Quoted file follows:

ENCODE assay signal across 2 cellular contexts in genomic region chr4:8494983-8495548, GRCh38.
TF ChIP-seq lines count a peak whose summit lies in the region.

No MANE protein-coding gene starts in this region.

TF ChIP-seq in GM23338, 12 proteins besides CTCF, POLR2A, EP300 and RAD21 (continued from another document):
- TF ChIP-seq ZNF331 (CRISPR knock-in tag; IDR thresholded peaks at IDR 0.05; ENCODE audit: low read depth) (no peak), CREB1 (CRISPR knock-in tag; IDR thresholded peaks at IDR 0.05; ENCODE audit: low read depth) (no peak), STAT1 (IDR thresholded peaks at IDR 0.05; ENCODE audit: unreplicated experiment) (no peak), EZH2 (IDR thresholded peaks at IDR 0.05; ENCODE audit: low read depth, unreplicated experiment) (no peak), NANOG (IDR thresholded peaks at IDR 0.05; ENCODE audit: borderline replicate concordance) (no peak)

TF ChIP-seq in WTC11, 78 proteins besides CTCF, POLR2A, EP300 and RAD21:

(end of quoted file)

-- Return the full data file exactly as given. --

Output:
ENCODE assay signal across 2 cellular contexts in genomic region chr4:8494983-8495548, GRCh38.
TF ChIP-seq lines count a peak whose summit lies in the region.

No MANE protein-coding gene starts in this region.

TF ChIP-seq in GM23338, 12 proteins besides CTCF, POLR2A, EP300 and RAD21 (continued from another document):
- TF ChIP-seq ZNF331 (CRISPR knock-in tag; IDR thresholded peaks at IDR 0.05; ENCODE audit: low read depth) (no peak), CREB1 (CRISPR knock-in tag; IDR thresholded peaks at IDR 0.05; ENCODE audit: low read depth) (no peak), STAT1 (IDR thresholded peaks at IDR 0.05; ENCODE audit: unreplicated experiment) (no peak), EZH2 (IDR thresholded peaks at IDR 0.05; ENCODE audit: low read depth, unreplicated experiment) (no peak), NANOG (IDR thresholded peaks at IDR 0.05; ENCODE audit: borderline replicate concordance) (no peak)

TF ChIP-seq in WTC11, 78 proteins besides CTCF, POLR2A, EP300 and RAD21: